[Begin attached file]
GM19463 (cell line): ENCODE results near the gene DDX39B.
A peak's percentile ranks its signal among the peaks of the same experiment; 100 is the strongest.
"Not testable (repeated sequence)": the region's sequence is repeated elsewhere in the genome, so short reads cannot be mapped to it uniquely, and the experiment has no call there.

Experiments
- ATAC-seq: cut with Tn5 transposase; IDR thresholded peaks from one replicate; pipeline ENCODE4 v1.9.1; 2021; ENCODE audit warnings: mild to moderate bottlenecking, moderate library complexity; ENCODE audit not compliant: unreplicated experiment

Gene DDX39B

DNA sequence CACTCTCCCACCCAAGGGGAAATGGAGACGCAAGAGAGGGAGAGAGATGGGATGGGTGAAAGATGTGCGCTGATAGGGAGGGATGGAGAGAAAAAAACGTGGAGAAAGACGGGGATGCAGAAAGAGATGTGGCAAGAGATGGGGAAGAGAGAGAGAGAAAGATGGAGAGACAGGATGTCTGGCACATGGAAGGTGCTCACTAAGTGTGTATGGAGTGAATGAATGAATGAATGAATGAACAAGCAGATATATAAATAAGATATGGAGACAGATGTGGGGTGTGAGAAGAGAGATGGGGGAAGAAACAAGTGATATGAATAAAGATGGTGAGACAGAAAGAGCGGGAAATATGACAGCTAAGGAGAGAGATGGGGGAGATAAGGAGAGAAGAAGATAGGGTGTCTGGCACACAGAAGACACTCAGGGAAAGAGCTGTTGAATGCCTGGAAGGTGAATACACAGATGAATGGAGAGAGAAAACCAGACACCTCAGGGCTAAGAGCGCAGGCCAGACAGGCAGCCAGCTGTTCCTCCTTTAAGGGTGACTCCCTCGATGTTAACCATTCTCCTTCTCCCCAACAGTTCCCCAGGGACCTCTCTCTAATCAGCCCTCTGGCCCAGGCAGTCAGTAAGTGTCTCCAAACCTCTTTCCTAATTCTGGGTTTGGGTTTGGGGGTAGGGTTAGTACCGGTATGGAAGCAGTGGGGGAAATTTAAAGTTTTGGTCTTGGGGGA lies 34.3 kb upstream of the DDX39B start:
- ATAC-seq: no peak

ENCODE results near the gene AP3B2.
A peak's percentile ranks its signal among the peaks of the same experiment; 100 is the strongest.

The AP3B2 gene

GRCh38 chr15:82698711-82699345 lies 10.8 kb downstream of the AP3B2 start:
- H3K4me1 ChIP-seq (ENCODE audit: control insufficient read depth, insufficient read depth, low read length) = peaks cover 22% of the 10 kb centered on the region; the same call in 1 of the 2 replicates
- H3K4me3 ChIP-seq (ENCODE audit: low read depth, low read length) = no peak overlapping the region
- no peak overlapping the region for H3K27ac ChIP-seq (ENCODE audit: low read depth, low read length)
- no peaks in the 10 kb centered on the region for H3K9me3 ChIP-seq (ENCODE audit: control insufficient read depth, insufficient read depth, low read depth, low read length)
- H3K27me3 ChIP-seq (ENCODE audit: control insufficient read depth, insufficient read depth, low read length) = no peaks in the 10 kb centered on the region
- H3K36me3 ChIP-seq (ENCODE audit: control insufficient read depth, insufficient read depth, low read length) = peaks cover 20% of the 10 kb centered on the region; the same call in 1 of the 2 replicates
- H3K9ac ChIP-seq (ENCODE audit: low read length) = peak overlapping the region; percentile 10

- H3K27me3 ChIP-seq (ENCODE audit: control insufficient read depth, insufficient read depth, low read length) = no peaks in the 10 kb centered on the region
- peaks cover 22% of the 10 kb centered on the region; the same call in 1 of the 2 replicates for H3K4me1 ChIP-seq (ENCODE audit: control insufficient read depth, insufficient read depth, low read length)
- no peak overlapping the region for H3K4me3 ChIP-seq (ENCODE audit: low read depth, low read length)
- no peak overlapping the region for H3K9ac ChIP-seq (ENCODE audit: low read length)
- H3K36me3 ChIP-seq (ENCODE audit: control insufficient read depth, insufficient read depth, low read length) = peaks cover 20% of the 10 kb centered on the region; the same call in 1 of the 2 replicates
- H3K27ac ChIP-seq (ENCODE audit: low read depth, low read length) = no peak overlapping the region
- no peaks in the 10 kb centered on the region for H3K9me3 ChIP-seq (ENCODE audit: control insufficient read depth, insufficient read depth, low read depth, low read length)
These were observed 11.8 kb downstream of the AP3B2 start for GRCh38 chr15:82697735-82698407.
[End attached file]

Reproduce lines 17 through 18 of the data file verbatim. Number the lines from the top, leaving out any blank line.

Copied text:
- H3K27me3 ChIP-seq (ENCODE audit: control insufficient read depth, insufficient read depth, low read length) = no peaks in the 10 kb centered on the region
- H3K36me3 ChIP-seq (ENCODE audit: control insufficient read depth, insufficient read depth, low read length) = peaks cover 20% of the 10 kb centered on the region; the same call in 1 of the 2 replicates